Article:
Parks and Recreation’s Final Season Was Not Its Greatest Ever
Tonight is the series finale of one of my favorite shows of all time, Parks and Recreation. Yesterday, Wired online posted this article by Eric Thurm: Why Parks and Recreation’s Final Season Was its Best Ever
I agree with the article that the 2-years jump executed by the final season was a good decision, creatively, allowing us to skip over both Leslie’s pregnancy and early baby years, and the adjustment period for her National Parks Service job. I also agree “Leslie and Ron” was the strongest episode of the season thusfar. And then we part ways.
The article opines that the season is a winner because it proves that change is happy and inevitable.
That’s what this last season of Parks and Rec has realized—it’s a celebration of beginnings in addition to endings, of the idea that there are always possibilities, even if those end up leading you back to the same people (kind of like a wedding!). … All the show needed to end on a high note was to allow all of its characters the chance to renew their vows.
The show has always embraced change, not just in this last season, but more importantly, the article overlooks a key point: the beginnings and opportunities that have been offered to these characters this season have vaulted the show far past its celebrated idealism, straight into la-la fantasyland. The show, always generous and warm, but also always grounded in a recognizable reality, has turned into the last moments of Grease, when Sandy and Danny’s car just takes off and flies into the air.
One example is the egregious acceleration of relationships. Most of the characters were paired already—Donna married a guy called Joe this season, but the show wisely introduced him last season so that we could assume their courtship unfolded normally during the two-year jump. But… In this Previously.TV writeup, writer Mark Blankenship complains about several developments in the final season (I agree pretty much on every count), taking note of Tom’s whirlwind courtship with Lucy. I like his description of the character having been “airlifted in” to facilitate Tom’s happy ending. This is nearly literally what happened—she was an ex-girlfriend of Tom’s (for a couple episodes in the third season) whom he missed, so this season he tracked her down in Chicago, lured her back to Pawnee with a job at his restaurant, waited for her relationship with her boyfriend in Chicago to fail due to distance, then made his move. Within two episodes they were ENGAGED. I know this show improbably got away with marrying off April and Andy in the same month they became a couple: that worked because of the way they wrote the characters and the way the actors played them. But a show should only get one of those. Tom and Lucy are cute, but this development wasn’t even close to earned. Why couldn’t the show have just let them be happily dating at the end? That’s enough.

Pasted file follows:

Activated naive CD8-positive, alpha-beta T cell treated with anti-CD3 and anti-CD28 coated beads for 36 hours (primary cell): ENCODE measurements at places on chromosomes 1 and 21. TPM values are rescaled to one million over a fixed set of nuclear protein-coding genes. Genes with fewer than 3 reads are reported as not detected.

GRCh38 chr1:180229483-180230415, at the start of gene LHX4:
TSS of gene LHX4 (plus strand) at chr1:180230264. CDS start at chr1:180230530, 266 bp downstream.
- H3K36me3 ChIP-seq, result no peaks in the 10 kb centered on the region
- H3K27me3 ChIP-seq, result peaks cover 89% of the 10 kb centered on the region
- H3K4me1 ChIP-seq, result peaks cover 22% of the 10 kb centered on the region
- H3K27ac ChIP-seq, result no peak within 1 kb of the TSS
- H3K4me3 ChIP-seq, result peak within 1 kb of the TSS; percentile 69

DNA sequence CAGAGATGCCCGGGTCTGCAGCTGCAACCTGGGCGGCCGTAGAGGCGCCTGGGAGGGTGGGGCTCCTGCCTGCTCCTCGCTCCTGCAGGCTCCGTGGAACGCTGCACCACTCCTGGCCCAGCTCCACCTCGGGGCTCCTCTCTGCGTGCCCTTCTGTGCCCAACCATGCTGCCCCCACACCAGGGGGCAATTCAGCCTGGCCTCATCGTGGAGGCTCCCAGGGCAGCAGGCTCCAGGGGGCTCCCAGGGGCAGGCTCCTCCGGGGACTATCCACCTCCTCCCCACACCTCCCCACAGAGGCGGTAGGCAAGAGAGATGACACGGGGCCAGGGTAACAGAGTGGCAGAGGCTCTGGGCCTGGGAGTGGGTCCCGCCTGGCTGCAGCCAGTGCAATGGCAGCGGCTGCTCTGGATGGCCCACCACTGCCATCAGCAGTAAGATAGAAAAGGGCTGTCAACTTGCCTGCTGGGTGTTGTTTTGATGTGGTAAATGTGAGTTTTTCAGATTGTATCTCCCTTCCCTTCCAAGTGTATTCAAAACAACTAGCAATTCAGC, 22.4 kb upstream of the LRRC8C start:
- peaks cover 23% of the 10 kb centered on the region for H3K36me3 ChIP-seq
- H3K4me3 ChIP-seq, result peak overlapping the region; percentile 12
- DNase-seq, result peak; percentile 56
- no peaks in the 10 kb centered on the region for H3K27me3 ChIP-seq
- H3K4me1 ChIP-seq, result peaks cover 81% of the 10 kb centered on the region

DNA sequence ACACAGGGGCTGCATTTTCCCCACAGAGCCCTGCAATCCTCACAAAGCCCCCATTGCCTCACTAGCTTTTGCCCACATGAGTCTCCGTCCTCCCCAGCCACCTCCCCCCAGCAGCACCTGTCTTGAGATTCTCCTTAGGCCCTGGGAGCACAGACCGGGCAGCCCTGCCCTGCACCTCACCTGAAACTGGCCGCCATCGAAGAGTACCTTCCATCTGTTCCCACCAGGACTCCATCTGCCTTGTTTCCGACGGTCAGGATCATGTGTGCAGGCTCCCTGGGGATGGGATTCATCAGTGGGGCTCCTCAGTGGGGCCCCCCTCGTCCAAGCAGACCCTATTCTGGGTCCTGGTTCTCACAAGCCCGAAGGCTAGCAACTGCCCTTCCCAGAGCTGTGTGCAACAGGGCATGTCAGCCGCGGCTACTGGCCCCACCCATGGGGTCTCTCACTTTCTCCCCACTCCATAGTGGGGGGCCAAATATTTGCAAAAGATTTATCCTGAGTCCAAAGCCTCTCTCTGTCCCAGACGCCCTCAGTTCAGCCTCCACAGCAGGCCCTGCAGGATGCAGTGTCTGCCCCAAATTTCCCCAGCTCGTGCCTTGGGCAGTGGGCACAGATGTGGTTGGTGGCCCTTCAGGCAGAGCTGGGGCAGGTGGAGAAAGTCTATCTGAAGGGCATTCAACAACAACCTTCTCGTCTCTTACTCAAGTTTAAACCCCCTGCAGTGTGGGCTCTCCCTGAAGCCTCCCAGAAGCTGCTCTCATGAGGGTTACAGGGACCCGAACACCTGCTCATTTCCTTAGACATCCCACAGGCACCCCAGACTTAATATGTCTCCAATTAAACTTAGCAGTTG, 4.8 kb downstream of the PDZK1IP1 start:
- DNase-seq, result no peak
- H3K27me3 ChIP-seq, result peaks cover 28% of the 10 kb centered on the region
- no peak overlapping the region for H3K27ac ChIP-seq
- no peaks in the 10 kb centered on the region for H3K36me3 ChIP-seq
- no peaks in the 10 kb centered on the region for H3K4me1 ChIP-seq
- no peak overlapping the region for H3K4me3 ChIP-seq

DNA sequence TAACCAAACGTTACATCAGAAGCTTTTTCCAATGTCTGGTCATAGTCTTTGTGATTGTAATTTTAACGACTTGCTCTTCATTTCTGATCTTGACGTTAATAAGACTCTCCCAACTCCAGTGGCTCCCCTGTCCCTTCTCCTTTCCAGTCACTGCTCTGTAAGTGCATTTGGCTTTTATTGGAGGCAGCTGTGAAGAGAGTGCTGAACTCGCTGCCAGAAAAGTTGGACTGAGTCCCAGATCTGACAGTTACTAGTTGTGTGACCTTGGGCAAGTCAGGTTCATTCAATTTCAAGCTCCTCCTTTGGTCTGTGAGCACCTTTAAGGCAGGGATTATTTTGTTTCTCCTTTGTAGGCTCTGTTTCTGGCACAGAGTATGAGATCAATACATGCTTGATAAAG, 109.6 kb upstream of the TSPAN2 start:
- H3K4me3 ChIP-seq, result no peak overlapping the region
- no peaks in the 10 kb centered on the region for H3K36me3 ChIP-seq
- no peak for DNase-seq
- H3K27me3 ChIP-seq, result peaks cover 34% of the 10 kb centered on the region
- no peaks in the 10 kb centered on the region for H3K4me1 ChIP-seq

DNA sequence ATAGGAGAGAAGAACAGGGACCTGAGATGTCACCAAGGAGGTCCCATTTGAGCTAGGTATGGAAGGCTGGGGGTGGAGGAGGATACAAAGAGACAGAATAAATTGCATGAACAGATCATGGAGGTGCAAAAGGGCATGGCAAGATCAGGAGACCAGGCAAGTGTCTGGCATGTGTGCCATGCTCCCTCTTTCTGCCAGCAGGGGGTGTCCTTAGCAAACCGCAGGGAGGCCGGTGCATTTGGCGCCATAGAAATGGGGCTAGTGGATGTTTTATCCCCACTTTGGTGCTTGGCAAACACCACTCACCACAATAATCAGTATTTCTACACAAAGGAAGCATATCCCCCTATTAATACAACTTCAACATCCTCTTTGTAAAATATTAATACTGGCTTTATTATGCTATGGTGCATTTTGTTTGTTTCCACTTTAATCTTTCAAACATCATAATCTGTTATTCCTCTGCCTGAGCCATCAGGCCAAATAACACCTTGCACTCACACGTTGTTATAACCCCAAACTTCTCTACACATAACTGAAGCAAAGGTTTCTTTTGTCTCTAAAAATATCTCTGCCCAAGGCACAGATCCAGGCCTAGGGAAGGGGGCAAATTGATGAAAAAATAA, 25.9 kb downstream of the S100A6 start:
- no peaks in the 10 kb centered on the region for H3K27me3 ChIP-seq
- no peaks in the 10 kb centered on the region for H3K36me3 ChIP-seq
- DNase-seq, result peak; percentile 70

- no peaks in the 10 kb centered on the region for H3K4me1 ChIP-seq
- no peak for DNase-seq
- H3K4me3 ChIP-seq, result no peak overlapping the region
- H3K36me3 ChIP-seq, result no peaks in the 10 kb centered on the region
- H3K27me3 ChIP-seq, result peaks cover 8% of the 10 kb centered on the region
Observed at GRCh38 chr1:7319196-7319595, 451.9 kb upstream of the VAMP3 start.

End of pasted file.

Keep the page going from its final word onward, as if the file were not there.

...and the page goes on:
Now let’s talk about the characters’ jobs. Careers were always fluid on this show, from Ann being hired as Pawnee’s Director of Public Health, to Chris and Ben pingponging around the City Management infrastructure, to Tom launching his THIRD small business in as many years last season. But this season things have really spiraled out of control.
Craig (played by Billy Eichner, whose dramatic yelling is still funny to me after a couple of seasons) may be the worst example: last season, he got hired as the sommelier for Tom’s restaurant and as far as we’ve seen is still acting in this capacity. He has also apparently succeeded Ron as Director of Pawnee’s Parks and Recreation. And in what I’m sure is ample free time, he acted as Donna’s wedding planner. (Why not create a wedding planner character for the episode? Or bring back one of Pawnee’s million weird townies to do this? It makes literally no sense.)
Or maybe Andy is the worst example. Again at Previously.TV, Tara Ariano wrote about his improbable career path last year, but we have to update that: this year Andy’s built his children’s birthday party performer character Johnny Karate into a public access show that he writes directs/edits/stars in/etc. (and which all of his terribly busy friends, including the City Manager, guest star on because why not); Andy is somehow also a crucial member of Leslie’s National Parks Service team (this despite his being a big dumb dog of a dude).